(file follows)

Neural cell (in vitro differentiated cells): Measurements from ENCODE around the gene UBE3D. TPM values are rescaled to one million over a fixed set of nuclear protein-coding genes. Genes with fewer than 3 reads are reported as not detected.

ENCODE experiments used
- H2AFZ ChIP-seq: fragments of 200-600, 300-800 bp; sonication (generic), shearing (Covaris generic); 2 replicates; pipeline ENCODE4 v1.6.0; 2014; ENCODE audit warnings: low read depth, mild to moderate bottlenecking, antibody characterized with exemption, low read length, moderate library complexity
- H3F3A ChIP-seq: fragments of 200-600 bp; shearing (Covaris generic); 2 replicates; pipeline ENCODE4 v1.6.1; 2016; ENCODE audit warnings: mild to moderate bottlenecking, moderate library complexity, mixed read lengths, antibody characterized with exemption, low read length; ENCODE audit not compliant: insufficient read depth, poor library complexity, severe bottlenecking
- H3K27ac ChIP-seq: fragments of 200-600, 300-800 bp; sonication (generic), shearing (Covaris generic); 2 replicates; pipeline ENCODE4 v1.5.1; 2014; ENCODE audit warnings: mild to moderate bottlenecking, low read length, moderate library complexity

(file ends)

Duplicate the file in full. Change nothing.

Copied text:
Neural cell (in vitro differentiated cells): Measurements from ENCODE around the gene UBE3D. TPM values are rescaled to one million over a fixed set of nuclear protein-coding genes. Genes with fewer than 3 reads are reported as not detected.

ENCODE experiments used
- H2AFZ ChIP-seq: fragments of 200-600, 300-800 bp; sonication (generic), shearing (Covaris generic); 2 replicates; pipeline ENCODE4 v1.6.0; 2014; ENCODE audit warnings: low read depth, mild to moderate bottlenecking, antibody characterized with exemption, low read length, moderate library complexity
- H3F3A ChIP-seq: fragments of 200-600 bp; shearing (Covaris generic); 2 replicates; pipeline ENCODE4 v1.6.1; 2016; ENCODE audit warnings: mild to moderate bottlenecking, moderate library complexity, mixed read lengths, antibody characterized with exemption, low read length; ENCODE audit not compliant: insufficient read depth, poor library complexity, severe bottlenecking
- H3K27ac ChIP-seq: fragments of 200-600, 300-800 bp; sonication (generic), shearing (Covaris generic); 2 replicates; pipeline ENCODE4 v1.5.1; 2014; ENCODE audit warnings: mild to moderate bottlenecking, low read length, moderate library complexity